Finding Secrets by Lauren Westwood

Alex Hart loves her dream job as manager of Mallow Court, a historic Elizabethan house. But the discovery of a precious jewelled locket changes everything, and Alex realises that things are not as they seem.

From an old diary, to a handsome barrister, a mysterious clockmaker, and the darkest hours of the London Blitz, Alex must follow the trail of clues to uncover the truth about the things she holds dearest – whilst someone is determined not to let sleeping dogs lie!

Phil: Finding Secrets, at 403 pages, offers plenty of story for your money at very least. In fact, it offers two stories.

Alex who finds herself in charge of a stately home, a job with which he appears to have loads of aptitude for, but absolutely no qualifications or experience. This makes you wonder how she ended up there in the first place – one of the many mysteries solved by the end of the book. along the way, there are lots of mysteries and plenty of plot strands for the reader to keep on top of.

Fortunately, Alex’s story is pretty well signposted.  For example, when she meets the hunky, cool clock mender and goes weak at the knees, everybody reading is going knows she’s going to end up with him in another 300 pages. (Incidentally, how come chick-lit is full of people who do no exercise whatsoever but still manage to be in physically tip-top shape for the heroine to lust over?)

Alongside the modern tale of Alex, a story of ambulance men working in the blitz rescuing people and some of the dark deeds that went on at the time. Of course, the two stories are relevant to each other and the wartime tale explains how we end up with Alex where she is, and more importantly, who she is.

Readers need to suspend their belief on a hook a long way from wherever they read this book as the conclusions, while reasonably logical within the context of the story, are pretty far-fetched. There are a few moments when you wonder how she can be so dim, but then remember that Alex doesn’t know she is a character in a book…

Does this matter? Not at all. This is escapism. If you want a documentary on the war then there are lots of books to read, or endless documentaries on the higher numbered digital TV channels. This is a modern fairy tale and none the worse for it. It rattles along – if you need regular breaks the text is split up into several sections. I’m wondering if it was originally published in serial form, but can’t find anything on-line.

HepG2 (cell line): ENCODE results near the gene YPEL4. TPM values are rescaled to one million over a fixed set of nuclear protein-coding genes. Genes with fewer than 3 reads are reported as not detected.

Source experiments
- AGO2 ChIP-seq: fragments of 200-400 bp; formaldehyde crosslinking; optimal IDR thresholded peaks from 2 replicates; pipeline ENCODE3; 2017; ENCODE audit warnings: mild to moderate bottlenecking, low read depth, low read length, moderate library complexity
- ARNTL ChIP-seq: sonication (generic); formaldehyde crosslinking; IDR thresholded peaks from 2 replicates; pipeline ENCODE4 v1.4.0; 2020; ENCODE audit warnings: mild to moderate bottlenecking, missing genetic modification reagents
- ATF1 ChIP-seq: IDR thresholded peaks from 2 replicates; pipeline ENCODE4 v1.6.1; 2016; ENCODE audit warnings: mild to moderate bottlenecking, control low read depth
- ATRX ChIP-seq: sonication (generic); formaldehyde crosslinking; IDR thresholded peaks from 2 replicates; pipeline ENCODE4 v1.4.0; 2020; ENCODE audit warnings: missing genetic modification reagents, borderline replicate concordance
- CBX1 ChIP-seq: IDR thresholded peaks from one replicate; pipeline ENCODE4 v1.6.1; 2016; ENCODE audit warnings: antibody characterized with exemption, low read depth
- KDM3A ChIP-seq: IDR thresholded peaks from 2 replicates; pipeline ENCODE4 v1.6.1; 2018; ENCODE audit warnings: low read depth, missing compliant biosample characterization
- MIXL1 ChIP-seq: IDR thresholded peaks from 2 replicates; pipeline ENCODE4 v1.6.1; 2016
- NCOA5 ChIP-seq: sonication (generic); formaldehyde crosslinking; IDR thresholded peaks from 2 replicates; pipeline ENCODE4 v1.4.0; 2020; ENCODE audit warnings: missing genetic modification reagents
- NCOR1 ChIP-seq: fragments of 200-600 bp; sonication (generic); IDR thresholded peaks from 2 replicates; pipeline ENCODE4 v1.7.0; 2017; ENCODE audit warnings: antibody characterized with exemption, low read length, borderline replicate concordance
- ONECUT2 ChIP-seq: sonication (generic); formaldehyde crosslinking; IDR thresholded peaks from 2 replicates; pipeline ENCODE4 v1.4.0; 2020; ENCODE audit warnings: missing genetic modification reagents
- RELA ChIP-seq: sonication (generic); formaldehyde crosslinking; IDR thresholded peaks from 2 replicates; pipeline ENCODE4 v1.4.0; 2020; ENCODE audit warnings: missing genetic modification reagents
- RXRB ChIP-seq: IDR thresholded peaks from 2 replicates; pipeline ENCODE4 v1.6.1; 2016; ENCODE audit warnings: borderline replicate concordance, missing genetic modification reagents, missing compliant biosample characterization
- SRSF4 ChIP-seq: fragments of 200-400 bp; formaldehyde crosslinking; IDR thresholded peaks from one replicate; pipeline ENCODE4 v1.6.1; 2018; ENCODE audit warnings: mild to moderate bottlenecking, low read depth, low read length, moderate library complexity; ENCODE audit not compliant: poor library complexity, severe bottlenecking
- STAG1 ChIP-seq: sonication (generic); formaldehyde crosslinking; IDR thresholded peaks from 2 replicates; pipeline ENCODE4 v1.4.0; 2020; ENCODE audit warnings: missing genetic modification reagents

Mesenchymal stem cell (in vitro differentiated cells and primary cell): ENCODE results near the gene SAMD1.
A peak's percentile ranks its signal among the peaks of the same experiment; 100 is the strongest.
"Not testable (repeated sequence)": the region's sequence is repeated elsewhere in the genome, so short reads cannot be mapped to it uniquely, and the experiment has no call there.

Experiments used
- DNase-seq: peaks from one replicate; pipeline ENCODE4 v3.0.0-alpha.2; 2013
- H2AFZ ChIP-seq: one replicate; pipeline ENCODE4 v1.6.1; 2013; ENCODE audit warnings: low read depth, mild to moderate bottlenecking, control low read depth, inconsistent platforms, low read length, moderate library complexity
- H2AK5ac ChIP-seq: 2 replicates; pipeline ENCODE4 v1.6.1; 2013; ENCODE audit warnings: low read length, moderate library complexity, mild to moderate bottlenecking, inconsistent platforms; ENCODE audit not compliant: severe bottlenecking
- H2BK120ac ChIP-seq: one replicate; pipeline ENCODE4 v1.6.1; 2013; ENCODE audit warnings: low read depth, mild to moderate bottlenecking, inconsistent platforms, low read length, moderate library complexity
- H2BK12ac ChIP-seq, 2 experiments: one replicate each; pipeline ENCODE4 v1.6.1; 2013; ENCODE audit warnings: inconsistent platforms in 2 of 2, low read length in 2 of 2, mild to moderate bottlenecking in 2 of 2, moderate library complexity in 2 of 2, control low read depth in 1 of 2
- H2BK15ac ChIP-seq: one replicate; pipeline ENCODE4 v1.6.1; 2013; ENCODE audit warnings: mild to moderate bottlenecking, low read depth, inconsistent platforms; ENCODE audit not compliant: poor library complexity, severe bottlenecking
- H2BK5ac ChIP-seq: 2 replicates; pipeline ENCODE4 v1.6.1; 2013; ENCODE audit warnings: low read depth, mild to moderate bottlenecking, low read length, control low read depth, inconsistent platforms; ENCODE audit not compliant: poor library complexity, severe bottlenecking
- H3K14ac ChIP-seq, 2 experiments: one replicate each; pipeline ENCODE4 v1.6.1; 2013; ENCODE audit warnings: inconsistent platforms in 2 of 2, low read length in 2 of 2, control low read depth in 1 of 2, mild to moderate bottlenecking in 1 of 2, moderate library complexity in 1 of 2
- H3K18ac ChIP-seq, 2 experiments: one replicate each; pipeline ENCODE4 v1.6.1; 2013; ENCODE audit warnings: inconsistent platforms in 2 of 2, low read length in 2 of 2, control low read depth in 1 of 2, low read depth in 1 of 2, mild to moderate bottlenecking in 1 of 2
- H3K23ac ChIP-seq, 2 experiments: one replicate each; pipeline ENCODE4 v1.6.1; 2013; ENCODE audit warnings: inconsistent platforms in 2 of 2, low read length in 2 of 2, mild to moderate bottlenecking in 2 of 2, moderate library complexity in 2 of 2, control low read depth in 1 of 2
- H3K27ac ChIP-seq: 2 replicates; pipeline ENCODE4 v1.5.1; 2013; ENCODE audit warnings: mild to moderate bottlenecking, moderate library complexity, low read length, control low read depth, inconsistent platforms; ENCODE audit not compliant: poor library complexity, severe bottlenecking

Another interesting detail for writing nerds. The cover on Amazon is very different from the cover of the book I read. Which one works best for you?


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Will it be light again?

Image result for sun rise


Candice: I’ve probably mentioned this before but I really don’t like the dark days we have in the UK.  I get slightly obsessed this time of year with when it is going to be light in the morning and evening.  It’s even stranger as it seems to get lighter in the evening before it gets that way in the morning.

Why don’t I like it? Well I struggle to get up as it feels like I’m getting up in the middle of the night.  This doesn’t help when I have someone who bounces in to my room all bright and breezy in the morning.

Days like today help when the sky is blue and the sun is shining, dark, cloudy days just make it feel like the sun has never come up.  I’m currently sat in our dining room soaking in as much sun as I can to get my Vitamin D levels up!

I have a long-term plan to build a sun room on to our house so that I can get as much sun as possible inside, with heating.  And when I retire I plan to take a sunshine holiday in January every year.

So how does this help or hinder the writing?  Well having a project helps me to get motivated in January.  I’m in the middle of stripping the wallpaper off our spare room to redecorate it into a much better office.  Its been the general dumping ground since we moved in.  We have new furniture, with fresh paint and a tidy then it will be a room I’ll feel like going in to, and therefore one I want to write in.  Well, that’s the plan anyway.  I find mess terribly distracting so anything that can stop the distraction.

Is it time to freshen up your writing space and find your new motivation?

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The Picture House by the Sea for pedants

The picture house by the sea is the Palace at Polwhipple – a lovely art deco cinema, nestled in front of azure Cornish seas. But it is long past its heyday now, and its only saving grace is Ferrelli’s, the family run ice-cream concession in the foyer, which is widely known as the best ice-cream for miles.